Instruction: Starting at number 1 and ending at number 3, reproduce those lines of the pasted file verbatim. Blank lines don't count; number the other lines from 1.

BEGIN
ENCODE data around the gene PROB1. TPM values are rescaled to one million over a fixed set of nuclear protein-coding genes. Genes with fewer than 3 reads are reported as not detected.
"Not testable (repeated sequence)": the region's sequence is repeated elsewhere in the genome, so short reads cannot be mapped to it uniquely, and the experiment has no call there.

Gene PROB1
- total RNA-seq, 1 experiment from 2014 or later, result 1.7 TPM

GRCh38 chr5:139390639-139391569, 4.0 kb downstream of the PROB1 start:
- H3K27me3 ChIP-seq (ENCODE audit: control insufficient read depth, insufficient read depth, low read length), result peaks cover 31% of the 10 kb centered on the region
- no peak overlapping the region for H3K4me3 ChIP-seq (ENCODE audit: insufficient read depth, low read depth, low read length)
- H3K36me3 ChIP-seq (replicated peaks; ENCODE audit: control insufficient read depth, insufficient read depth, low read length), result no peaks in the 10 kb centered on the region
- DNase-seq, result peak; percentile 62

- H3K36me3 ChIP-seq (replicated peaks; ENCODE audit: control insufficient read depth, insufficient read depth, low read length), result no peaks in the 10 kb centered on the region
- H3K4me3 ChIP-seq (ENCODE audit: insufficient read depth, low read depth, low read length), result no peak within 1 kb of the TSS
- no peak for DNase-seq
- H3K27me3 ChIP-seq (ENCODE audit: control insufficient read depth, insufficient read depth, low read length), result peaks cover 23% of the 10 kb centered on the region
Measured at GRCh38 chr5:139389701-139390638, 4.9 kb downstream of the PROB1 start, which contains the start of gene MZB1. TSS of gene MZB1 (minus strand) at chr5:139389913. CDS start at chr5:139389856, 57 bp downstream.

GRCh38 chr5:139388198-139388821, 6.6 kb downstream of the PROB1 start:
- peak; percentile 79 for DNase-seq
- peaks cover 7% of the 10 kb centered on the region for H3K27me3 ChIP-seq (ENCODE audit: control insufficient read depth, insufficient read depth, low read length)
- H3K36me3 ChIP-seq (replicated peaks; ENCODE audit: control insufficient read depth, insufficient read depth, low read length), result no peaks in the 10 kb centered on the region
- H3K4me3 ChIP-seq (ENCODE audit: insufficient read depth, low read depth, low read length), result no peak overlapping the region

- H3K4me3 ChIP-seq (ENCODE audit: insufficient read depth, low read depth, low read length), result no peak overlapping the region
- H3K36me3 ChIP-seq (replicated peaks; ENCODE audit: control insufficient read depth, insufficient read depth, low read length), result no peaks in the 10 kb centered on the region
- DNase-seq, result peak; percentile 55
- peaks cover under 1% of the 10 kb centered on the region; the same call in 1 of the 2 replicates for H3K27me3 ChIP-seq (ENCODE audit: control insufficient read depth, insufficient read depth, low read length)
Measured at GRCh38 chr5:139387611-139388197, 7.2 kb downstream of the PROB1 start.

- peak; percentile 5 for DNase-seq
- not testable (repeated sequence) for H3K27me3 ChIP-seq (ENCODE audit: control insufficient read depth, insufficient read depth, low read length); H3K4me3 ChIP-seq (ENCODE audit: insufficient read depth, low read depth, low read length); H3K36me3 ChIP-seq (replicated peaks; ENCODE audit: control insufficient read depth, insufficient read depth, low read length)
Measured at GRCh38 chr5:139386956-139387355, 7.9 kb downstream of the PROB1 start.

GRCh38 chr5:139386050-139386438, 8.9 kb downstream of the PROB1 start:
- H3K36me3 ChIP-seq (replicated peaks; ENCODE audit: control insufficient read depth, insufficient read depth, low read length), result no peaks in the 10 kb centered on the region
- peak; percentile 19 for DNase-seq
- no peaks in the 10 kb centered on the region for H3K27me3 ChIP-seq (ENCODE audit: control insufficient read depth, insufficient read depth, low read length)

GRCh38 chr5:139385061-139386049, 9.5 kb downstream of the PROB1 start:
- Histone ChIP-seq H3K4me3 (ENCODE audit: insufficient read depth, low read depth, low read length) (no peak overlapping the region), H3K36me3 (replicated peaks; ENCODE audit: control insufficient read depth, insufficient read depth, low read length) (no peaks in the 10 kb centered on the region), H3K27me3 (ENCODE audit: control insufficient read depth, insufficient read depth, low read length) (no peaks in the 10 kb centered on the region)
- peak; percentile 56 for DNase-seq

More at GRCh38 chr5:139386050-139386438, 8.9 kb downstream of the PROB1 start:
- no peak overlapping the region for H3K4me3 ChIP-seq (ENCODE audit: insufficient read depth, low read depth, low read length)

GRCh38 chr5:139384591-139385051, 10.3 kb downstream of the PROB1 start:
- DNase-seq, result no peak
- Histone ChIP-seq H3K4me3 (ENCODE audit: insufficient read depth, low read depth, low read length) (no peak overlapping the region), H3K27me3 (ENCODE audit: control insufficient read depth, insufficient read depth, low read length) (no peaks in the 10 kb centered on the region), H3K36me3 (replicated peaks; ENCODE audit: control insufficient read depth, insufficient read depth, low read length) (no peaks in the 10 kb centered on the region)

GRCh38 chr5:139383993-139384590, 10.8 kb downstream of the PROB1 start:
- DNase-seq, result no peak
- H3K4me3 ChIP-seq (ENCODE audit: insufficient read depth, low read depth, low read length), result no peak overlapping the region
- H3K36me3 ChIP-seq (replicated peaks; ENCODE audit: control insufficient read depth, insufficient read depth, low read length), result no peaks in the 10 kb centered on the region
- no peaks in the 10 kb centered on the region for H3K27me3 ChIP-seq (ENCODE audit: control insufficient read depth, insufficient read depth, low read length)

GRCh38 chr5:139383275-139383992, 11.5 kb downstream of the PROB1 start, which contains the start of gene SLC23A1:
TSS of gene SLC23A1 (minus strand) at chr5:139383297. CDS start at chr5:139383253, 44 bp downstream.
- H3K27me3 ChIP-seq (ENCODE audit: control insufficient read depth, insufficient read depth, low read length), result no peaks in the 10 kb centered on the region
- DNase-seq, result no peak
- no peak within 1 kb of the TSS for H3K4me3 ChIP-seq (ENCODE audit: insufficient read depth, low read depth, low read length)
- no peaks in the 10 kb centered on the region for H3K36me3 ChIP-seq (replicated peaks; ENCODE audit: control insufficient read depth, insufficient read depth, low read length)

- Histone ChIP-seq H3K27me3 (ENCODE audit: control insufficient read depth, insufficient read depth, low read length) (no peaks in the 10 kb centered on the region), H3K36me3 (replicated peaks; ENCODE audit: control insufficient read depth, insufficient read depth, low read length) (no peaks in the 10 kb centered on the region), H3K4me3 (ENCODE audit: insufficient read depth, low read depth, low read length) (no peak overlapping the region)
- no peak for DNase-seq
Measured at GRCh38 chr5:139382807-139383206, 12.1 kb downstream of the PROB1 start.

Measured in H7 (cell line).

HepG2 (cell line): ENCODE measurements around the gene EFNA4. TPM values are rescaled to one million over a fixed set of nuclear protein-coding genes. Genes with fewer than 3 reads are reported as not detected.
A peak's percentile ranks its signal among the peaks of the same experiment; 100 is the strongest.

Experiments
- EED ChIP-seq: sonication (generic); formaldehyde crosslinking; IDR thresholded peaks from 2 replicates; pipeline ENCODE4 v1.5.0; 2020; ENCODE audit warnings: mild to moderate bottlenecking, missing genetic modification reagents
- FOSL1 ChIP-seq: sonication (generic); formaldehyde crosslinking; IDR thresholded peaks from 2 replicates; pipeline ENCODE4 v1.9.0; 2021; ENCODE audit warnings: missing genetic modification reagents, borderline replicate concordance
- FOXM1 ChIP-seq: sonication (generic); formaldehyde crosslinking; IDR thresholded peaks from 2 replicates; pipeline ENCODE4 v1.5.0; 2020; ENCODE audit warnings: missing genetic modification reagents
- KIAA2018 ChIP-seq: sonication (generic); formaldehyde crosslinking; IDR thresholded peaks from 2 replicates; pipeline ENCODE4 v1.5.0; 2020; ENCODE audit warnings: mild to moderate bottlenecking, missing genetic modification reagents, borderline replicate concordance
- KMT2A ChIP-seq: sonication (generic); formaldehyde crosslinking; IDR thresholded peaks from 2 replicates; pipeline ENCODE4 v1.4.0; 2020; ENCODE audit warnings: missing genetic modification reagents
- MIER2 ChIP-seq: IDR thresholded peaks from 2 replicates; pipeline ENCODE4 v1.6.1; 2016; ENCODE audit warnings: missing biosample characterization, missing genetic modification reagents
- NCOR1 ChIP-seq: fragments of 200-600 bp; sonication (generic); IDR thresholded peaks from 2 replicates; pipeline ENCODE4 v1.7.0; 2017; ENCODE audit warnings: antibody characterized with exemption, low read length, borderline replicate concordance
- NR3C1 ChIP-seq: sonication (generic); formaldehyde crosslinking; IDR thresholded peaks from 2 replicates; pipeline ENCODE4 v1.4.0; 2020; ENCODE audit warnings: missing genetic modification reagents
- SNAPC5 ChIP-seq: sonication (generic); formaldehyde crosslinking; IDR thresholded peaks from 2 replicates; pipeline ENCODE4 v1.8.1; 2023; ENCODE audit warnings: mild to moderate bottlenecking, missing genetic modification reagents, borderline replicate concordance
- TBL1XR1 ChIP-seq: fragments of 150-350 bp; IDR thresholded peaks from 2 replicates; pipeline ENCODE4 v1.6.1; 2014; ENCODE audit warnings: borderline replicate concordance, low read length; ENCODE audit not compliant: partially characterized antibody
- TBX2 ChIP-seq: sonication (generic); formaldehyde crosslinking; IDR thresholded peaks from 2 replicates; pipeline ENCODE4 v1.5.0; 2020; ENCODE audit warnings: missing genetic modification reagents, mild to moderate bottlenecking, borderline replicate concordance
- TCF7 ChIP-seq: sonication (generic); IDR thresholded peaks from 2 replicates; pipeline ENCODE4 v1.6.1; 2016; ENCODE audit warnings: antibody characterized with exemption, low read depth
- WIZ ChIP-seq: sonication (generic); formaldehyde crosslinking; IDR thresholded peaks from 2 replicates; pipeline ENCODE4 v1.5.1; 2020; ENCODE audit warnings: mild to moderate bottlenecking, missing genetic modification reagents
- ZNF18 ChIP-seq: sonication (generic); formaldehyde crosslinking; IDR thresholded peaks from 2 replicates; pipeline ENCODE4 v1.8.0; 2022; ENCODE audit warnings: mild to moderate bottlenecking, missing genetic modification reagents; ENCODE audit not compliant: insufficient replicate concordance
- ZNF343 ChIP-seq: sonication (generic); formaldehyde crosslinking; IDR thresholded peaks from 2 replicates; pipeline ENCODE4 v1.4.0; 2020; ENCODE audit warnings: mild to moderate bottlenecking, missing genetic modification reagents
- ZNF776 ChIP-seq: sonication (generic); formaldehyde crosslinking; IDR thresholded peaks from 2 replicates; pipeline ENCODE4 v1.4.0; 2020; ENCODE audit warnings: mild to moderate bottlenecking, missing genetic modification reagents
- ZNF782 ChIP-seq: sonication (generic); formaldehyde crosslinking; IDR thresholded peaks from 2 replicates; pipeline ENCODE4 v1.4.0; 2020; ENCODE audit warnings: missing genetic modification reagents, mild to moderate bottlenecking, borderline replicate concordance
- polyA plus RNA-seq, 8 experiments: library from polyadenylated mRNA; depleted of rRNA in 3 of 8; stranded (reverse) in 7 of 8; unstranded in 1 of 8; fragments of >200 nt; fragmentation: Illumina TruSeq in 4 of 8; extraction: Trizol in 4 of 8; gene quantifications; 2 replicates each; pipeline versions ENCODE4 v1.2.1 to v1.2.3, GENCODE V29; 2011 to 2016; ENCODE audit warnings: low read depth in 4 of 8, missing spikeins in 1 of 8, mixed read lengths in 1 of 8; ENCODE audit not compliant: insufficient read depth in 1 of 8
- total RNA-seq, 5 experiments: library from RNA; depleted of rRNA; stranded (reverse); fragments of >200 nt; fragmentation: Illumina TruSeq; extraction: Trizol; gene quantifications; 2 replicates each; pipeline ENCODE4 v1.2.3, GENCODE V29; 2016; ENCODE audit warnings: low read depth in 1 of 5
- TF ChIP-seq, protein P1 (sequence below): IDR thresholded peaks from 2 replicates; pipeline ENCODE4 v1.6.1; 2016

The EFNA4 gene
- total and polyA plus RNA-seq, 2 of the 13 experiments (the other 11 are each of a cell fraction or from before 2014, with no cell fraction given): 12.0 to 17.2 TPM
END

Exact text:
ENCODE data around the gene PROB1. TPM values are rescaled to one million over a fixed set of nuclear protein-coding genes. Genes with fewer than 3 reads are reported as not detected.
"Not testable (repeated sequence)": the region's sequence is repeated elsewhere in the genome, so short reads cannot be mapped to it uniquely, and the experiment has no call there.

Gene PROB1